This paper is based on the model of Simpson (2002), which posits endogeneity in the joint determination of the exchange rate and commodity prices and allows us to ascertain the existence of Granger causality. More specifically we employ a VAR model, the Engle-Granger and Johansen Cointegration methods on fifteen years of South African Rand data to explore the short- term and long-run equilibrium relationships between these two asset classes. We find empirical evidence consistent with Simpson (2002), showing that US Dollar denominated nominal commodity price returns are negatively related to the nominal Rand Dollar exchange rate with significant causality running from commodity prices to the exchange rate and not vice versa. This means that higher commodity prices are associated with an appreciating exchange rate. Further, we find that the two nominal asset prices are not cointegrated. In comparison, the relationship between the two asset markets is significantly weaker for South Africa than in other commodity producers, such as Australia. More specific, we find that a 1 per cent rise in nominal commodity prices is associated with a 0.3 per cent appreciation of the nominal exchange rate compared to 0.9 per cent for the Australian dollar found by Simpson (2002).
The remainder of this paper is organized as follows. Section 2 reviews the literature while the Section 3 presents the theoretical framework. The econometric methodology and description of the time series data are presented in Section 4. Empirical results are presented and discussed in Section 5, and Section 6 concludes.
2 Literature review
In our review of the literature, we find a dichotomy between 'commodity currencies' and 'currency commodities'. On one hand the commodity currency literature focuses on the causal link between commodity prices and currency values. The currency commodities literature on the other hand discusses the reciprocal link, that is, the impact of exchange rates on commodity prices. We discuss the two strands of literature and provide a synthesis of the two, that is, a two-way interaction of the two asset prices, which forms the basis of our study.
2.1 Currency commodities
To explore the mutual relationships between exchange rates and commodity prices, Clements and Fry (2006) consider a country which has a commodity currency6 and is large enough a producer of a particular commodity that it has sufficient clout to influence world commodity prices.7 A commodity boom appreciates the country's currency, thereby making the country's exports expensive to foreigners (assuming the country invoices in domestic currency).8 As a result the country's exporters are squeezed and export volumes fall. But if the country is a sufficiently large producer of a given commodity, the reduced exports have the effect of increasing world prices further. Thus the appreciation of the currency leads to a still higher world price and a further appreciation. The interaction of the commodity currency and pricing power leads to an amplification of the initial commodity boom.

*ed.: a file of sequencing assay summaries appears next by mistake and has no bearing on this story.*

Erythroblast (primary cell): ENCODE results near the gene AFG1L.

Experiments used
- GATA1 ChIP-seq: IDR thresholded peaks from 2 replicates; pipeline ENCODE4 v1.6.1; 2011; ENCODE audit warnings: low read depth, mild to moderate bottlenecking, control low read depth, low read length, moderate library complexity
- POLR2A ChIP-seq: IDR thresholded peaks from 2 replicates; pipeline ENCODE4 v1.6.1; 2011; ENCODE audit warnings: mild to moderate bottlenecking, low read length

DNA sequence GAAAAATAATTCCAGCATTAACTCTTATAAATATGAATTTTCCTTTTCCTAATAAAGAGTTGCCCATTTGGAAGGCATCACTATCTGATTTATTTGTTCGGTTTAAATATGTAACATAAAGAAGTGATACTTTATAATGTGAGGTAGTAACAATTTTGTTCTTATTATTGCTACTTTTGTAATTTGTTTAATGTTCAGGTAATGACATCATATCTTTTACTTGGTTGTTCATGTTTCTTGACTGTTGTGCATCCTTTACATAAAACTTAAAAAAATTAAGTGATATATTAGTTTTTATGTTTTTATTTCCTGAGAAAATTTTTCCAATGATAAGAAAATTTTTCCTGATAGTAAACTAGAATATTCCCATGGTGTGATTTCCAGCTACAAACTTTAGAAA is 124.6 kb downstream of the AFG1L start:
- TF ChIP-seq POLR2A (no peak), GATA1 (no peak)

To convey the symmetric relationship with commodity currencies, Clements and Fry (2006) note that commodities whose prices are substantially affected by currency fluctuations can be called 'currency commodities'.
2.2 Commodity currencies
Another link between the two asset markets comes from the portfolio-balance model discussed in Chen (2002). This class of models treat domestic and foreign assets as imperfect substitutes. This means that exchange rates are dependent on the supply and demand for all foreign and domestic assets, not just money. For an economy that relies heavily on commodities for export earnings (which is relevant for South Africa), a boom in world commodity markets would typically lead to a balance-of-payments surplus and an accumulation of foreign reserves, exerting upward pressure on the relative demand for their home nominal exchange rates. The demand pressure would then lead to a nominal appreciation of the domestic currency. Chaban (2009) characterizes a boom in commodity prices as a transfer of wealth from commodity importing to commodity-exporting countries.